My first read-along of the year, and a non-fiction book as well, so I thought I'd make a proper review. Also, this book was quite a surprise, in a good way, and deserves to be recommended.
The book is question is "The devil in the white city", by Erik Larson.
The book interested me at first because it was about the World's Columbian Exhibition, something I'd never heard about before. This was organized to commemorate the 400th anniversary of Columbus' arrival in the New World, and it took place in Chicago in 1893. Throughout the book there are several comparisons to the Paris Universal Exposition of 1889, where the Eiffel Tower was unveiled, and that one I knew about, of course, so it's really mystifying I'd never heard of this other so important world fair. It was called the White City due to the color of its buildings, and in contrast to the Black City, which was Chicago itself (and the pollution surrounding it). It was considered the grandest exhibition of its time, and it drew close to 26 million visitors, which is a staggering number for that period.
There are two parallel stories going on throughout the book, and although you'd expect them to intertwine later in the future, the fact is they never do, except for the fact that they take place in the same location and during the same period, and one can be considered a direct consequence of the other. The main story is about the construction of the exhibition, and later on its opening and daily operation till it closed down 6 months later (it ran from May to Oct. 1893). The parallel story is about H.H. Holmes, an alias for Herman Mudgett, later known to be one of America's first serial killers. He built a hotel which was very close to the exhibition's grounds, with certain singularities that made it easy for him to commit his murders.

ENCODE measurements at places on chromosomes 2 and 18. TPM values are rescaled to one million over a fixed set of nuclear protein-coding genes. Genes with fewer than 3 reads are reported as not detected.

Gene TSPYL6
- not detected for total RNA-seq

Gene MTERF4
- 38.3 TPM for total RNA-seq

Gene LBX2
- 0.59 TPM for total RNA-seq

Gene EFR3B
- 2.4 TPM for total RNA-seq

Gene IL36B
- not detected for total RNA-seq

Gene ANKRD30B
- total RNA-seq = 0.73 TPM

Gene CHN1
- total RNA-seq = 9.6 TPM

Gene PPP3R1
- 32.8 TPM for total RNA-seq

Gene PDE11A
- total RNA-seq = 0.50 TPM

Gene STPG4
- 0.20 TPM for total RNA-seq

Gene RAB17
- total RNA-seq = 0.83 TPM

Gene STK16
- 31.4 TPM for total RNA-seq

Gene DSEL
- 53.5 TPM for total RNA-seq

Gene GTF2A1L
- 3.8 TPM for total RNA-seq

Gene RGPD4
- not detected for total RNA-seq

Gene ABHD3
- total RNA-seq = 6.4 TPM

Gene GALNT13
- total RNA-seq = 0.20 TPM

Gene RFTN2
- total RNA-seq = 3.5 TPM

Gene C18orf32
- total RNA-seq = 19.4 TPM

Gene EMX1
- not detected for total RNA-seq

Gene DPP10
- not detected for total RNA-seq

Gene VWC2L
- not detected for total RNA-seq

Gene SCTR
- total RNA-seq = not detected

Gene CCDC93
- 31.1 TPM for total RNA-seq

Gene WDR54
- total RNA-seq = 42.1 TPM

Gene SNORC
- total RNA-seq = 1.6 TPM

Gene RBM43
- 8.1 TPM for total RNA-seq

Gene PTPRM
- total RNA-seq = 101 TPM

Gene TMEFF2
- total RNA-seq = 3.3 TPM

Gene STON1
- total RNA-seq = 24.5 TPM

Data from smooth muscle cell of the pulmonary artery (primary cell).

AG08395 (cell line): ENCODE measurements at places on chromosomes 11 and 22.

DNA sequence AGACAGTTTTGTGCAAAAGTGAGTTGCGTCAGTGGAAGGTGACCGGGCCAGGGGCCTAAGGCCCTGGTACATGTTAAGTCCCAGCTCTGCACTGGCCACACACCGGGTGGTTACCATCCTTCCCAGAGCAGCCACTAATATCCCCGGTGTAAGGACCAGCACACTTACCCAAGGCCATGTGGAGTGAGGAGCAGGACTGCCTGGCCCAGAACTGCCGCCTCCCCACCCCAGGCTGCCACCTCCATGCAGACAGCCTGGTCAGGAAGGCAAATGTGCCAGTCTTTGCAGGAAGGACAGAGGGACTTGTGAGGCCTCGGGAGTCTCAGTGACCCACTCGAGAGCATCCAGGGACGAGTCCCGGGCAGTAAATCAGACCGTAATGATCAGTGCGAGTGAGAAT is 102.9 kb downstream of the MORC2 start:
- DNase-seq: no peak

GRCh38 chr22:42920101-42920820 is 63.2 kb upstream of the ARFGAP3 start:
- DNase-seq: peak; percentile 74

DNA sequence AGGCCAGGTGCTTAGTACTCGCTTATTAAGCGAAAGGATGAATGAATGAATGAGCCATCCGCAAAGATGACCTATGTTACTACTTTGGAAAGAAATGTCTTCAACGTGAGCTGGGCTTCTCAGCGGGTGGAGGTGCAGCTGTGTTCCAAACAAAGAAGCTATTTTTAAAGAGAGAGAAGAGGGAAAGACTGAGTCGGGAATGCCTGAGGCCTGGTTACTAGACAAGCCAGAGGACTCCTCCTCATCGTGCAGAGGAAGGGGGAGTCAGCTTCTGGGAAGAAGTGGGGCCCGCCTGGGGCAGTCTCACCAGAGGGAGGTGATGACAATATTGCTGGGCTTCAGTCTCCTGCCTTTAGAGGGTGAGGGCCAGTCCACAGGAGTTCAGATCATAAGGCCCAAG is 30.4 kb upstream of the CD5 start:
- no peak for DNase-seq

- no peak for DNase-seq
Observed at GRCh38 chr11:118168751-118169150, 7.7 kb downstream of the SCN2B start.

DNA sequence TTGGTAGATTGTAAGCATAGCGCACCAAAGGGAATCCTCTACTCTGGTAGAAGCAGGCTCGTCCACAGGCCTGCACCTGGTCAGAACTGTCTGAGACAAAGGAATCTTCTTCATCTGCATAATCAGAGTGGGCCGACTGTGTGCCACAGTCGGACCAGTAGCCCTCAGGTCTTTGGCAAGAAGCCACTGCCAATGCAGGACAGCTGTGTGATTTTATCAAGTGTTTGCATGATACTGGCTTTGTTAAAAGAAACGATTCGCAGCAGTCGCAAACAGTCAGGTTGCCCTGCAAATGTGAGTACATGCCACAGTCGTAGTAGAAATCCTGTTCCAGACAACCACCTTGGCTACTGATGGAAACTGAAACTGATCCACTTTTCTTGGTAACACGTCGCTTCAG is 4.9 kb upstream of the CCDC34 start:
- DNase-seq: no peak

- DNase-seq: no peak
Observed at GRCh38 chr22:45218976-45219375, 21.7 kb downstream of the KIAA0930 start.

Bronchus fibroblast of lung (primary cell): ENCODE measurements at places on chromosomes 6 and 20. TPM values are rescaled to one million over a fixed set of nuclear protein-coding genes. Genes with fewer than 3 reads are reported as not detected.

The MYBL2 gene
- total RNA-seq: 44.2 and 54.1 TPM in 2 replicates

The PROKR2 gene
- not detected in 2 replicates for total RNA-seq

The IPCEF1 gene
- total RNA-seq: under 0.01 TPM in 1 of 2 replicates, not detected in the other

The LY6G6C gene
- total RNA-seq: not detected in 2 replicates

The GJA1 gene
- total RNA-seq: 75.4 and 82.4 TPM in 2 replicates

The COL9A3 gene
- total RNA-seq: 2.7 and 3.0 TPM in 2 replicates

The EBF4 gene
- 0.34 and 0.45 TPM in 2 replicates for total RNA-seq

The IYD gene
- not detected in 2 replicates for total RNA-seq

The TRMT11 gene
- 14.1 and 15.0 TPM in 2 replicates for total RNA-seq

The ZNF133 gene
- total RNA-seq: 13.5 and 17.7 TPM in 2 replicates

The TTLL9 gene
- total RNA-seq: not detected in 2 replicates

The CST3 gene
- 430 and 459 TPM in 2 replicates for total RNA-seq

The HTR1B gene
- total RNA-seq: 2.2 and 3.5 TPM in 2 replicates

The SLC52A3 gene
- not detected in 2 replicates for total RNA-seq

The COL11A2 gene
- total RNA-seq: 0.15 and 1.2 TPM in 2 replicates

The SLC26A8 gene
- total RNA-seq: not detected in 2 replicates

There's also a third story, although shorter, about the mayor Carter Harrison and his murder by a fanatic called Patrick Prendergast.
So, what I loved about this book: the whole architecture discussions and details, not only of the exhibition's buildings, but also of the architects involved. I was very sorry that there were no photographs accompanying this book (I read it the digital version, so maybe the printed version has them) because it would've made the reading even more interesting. And the way these buildings are discussed and described by the author, it really made me want to see them for myself. For a non fiction book it almost felt like reading a novel. Daniel Burnham and Olmsted, the exhibition main directors and central characters in the book (Burnham was responsible for the architecture, and Olmsted for the gardening and landscaping), were sympathetic enough and their stories interesting to read about, but didn't quite get my attention entirely. The description of their works were much more fascinating to me. Also, I loved the part about the Ferris Wheel.
On the other hand, the people on Holmes story made more of an impression on me. The victims' loneliness and vulnerability, all those young single women that arrived in Chicago hoping to build a better life, they were such an easy target for Holmes. He reminded me of a giant venomous spider, with the hotel as the center of his web. He's described as being an extremely charismatic man, full of personal charm and able to convince anyone that he was someone to be trusted. It did scare me a bit, since it makes me wonder how many Holmes might be out there, and are never found out.
I was quite sorry to learn at the end that the much of exhibition's grounds were burnt in a fire that occurred a few months later. Although the architects decided earlier on (due to time constraints) that the main buildings were to be temporary and therefore not built to last, I think it would've been a wonderful sight to see, even by today's standards.